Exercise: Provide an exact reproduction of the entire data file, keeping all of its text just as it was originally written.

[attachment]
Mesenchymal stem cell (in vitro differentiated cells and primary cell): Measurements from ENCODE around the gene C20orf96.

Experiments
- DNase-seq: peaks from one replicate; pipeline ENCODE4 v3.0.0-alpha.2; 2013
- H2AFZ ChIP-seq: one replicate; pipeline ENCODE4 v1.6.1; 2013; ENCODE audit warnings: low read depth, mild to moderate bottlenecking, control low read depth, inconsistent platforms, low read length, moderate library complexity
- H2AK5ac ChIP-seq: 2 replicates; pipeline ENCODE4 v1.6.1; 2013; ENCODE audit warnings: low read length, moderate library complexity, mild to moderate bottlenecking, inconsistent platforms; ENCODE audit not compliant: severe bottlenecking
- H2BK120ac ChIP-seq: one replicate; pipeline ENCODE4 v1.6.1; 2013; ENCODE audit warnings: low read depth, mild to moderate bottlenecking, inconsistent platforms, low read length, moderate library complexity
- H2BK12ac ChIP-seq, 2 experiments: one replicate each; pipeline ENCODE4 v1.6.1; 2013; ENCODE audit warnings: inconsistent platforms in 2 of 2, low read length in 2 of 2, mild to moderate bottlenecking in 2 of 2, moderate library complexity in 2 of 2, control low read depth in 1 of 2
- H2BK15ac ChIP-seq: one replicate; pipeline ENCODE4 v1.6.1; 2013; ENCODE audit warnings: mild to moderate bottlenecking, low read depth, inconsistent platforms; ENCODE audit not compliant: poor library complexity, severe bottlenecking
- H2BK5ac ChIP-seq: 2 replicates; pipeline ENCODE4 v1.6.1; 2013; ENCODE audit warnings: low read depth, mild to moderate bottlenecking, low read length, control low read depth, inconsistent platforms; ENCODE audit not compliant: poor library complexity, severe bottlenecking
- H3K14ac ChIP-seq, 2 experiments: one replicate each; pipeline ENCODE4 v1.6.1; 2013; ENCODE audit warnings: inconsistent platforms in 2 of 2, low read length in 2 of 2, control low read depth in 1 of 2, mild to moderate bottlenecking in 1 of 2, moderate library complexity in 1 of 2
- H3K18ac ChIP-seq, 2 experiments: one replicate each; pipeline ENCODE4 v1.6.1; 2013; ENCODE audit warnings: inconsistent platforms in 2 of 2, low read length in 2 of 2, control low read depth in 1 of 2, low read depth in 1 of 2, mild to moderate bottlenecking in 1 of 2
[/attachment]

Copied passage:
Mesenchymal stem cell (in vitro differentiated cells and primary cell): Measurements from ENCODE around the gene C20orf96.

Experiments
- DNase-seq: peaks from one replicate; pipeline ENCODE4 v3.0.0-alpha.2; 2013
- H2AFZ ChIP-seq: one replicate; pipeline ENCODE4 v1.6.1; 2013; ENCODE audit warnings: low read depth, mild to moderate bottlenecking, control low read depth, inconsistent platforms, low read length, moderate library complexity
- H2AK5ac ChIP-seq: 2 replicates; pipeline ENCODE4 v1.6.1; 2013; ENCODE audit warnings: low read length, moderate library complexity, mild to moderate bottlenecking, inconsistent platforms; ENCODE audit not compliant: severe bottlenecking
- H2BK120ac ChIP-seq: one replicate; pipeline ENCODE4 v1.6.1; 2013; ENCODE audit warnings: low read depth, mild to moderate bottlenecking, inconsistent platforms, low read length, moderate library complexity
- H2BK12ac ChIP-seq, 2 experiments: one replicate each; pipeline ENCODE4 v1.6.1; 2013; ENCODE audit warnings: inconsistent platforms in 2 of 2, low read length in 2 of 2, mild to moderate bottlenecking in 2 of 2, moderate library complexity in 2 of 2, control low read depth in 1 of 2
- H2BK15ac ChIP-seq: one replicate; pipeline ENCODE4 v1.6.1; 2013; ENCODE audit warnings: mild to moderate bottlenecking, low read depth, inconsistent platforms; ENCODE audit not compliant: poor library complexity, severe bottlenecking
- H2BK5ac ChIP-seq: 2 replicates; pipeline ENCODE4 v1.6.1; 2013; ENCODE audit warnings: low read depth, mild to moderate bottlenecking, low read length, control low read depth, inconsistent platforms; ENCODE audit not compliant: poor library complexity, severe bottlenecking
- H3K14ac ChIP-seq, 2 experiments: one replicate each; pipeline ENCODE4 v1.6.1; 2013; ENCODE audit warnings: inconsistent platforms in 2 of 2, low read length in 2 of 2, control low read depth in 1 of 2, mild to moderate bottlenecking in 1 of 2, moderate library complexity in 1 of 2
- H3K18ac ChIP-seq, 2 experiments: one replicate each; pipeline ENCODE4 v1.6.1; 2013; ENCODE audit warnings: inconsistent platforms in 2 of 2, low read length in 2 of 2, control low read depth in 1 of 2, low read depth in 1 of 2, mild to moderate bottlenecking in 1 of 2